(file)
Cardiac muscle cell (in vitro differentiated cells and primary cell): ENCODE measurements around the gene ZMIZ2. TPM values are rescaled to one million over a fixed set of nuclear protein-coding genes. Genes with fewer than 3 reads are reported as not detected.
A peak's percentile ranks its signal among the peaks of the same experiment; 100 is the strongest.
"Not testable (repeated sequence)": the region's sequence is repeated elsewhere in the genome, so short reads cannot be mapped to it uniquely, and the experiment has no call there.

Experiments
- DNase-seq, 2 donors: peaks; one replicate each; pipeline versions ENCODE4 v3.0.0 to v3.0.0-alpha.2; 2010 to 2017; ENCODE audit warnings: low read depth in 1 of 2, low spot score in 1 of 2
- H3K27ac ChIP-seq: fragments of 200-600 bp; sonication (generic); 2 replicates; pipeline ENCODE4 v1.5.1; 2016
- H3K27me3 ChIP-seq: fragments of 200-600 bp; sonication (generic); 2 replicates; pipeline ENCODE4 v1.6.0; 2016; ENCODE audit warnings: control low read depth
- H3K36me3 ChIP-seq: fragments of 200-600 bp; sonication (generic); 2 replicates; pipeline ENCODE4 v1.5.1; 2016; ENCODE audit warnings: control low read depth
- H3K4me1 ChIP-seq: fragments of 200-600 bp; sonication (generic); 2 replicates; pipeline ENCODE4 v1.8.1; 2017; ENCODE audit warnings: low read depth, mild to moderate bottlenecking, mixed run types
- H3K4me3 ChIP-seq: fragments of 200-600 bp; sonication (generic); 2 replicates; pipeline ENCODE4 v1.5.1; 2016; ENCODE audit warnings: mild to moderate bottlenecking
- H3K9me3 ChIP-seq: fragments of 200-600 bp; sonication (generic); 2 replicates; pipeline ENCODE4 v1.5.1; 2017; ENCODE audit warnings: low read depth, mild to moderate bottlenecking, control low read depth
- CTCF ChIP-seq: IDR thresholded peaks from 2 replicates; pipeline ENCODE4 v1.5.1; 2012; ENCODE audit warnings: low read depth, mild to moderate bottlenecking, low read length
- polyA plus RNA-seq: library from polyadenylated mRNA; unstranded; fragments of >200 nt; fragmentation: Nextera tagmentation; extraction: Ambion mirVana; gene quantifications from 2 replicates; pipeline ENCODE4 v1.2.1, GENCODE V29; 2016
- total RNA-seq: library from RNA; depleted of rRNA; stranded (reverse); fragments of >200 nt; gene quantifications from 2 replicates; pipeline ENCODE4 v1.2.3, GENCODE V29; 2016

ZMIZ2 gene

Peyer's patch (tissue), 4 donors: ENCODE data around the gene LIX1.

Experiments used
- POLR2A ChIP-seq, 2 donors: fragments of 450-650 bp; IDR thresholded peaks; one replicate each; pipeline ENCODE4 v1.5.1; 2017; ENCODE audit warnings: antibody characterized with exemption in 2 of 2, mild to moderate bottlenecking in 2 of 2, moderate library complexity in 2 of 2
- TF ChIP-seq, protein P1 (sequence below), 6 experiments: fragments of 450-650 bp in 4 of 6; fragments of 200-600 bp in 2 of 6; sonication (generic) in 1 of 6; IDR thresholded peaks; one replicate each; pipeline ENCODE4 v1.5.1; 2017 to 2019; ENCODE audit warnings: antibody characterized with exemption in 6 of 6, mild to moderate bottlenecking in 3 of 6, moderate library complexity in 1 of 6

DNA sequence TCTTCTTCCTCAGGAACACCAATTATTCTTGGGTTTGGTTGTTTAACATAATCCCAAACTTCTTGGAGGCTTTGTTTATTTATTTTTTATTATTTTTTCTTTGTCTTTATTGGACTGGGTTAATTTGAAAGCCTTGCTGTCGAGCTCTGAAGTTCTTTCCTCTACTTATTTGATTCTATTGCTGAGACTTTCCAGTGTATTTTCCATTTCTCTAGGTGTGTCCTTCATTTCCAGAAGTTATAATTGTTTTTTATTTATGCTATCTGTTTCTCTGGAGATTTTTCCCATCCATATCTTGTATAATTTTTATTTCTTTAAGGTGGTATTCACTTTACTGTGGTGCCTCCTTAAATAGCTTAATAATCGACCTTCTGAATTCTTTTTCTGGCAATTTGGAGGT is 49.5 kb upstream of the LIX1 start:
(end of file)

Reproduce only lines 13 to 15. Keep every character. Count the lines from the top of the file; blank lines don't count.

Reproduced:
- polyA plus RNA-seq: library from polyadenylated mRNA; unstranded; fragments of >200 nt; fragmentation: Nextera tagmentation; extraction: Ambion mirVana; gene quantifications from 2 replicates; pipeline ENCODE4 v1.2.1, GENCODE V29; 2016
- total RNA-seq: library from RNA; depleted of rRNA; stranded (reverse); fragments of >200 nt; gene quantifications from 2 replicates; pipeline ENCODE4 v1.2.3, GENCODE V29; 2016

ZMIZ2 gene